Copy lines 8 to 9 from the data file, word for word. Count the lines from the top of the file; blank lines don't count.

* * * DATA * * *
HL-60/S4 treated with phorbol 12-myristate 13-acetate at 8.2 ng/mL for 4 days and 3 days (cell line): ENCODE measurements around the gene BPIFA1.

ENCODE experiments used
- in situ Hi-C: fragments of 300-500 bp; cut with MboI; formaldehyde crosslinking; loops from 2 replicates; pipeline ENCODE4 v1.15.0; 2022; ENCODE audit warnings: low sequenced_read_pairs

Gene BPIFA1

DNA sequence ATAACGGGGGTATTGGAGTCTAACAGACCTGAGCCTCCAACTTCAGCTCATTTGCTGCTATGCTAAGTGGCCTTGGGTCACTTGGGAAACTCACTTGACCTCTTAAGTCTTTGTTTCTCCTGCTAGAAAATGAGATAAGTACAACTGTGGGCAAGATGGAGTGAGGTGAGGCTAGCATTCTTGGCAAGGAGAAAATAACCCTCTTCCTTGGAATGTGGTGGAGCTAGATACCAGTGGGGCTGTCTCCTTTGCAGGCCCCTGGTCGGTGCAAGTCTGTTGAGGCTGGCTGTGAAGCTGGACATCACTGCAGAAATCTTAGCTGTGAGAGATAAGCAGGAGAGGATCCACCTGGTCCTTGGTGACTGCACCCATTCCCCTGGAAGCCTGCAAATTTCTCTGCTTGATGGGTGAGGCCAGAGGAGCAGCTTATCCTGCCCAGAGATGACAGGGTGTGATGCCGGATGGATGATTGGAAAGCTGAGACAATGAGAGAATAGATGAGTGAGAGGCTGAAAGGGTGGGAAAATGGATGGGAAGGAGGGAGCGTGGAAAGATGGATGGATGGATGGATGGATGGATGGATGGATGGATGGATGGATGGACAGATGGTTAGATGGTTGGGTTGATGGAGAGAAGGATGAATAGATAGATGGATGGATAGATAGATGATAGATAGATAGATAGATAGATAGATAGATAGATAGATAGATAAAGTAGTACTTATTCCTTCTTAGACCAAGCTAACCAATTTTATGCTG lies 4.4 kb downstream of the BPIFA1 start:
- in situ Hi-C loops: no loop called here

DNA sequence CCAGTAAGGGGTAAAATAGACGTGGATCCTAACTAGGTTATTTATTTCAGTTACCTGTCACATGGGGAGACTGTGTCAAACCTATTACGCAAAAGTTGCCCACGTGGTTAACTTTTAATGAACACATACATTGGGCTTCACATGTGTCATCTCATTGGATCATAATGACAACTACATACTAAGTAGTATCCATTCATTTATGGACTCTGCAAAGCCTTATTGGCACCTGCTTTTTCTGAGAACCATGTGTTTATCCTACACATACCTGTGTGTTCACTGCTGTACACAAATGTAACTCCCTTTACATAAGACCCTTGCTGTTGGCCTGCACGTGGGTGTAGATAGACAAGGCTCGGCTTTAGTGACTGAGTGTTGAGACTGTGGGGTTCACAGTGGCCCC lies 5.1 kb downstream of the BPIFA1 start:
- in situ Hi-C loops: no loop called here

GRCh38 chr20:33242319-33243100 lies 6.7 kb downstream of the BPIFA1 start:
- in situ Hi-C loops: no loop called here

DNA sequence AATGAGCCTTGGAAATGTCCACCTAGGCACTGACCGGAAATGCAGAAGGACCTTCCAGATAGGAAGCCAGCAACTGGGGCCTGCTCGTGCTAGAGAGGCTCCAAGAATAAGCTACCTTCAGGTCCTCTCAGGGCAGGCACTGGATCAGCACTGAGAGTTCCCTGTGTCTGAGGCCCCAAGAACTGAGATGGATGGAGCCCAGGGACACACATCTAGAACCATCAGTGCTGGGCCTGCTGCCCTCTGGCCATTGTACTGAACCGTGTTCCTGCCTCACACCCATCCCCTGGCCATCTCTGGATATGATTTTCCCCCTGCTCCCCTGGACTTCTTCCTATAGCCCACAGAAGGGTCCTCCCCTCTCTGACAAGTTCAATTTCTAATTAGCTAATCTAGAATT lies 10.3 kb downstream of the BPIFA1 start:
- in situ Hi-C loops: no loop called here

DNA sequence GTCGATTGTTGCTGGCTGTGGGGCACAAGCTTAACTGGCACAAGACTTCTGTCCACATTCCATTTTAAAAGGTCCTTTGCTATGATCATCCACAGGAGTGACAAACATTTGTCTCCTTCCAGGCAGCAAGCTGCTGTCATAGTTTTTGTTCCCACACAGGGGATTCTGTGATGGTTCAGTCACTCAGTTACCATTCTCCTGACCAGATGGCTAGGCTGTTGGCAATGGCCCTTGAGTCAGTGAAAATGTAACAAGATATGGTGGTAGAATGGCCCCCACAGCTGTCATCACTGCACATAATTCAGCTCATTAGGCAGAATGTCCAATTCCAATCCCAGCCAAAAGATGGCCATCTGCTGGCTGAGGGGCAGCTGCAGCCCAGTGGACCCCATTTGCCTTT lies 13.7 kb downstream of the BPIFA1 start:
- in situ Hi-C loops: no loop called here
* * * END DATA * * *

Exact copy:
- in situ Hi-C loops: no loop called here

GRCh38 chr20:33242319-33243100 lies 6.7 kb downstream of the BPIFA1 start: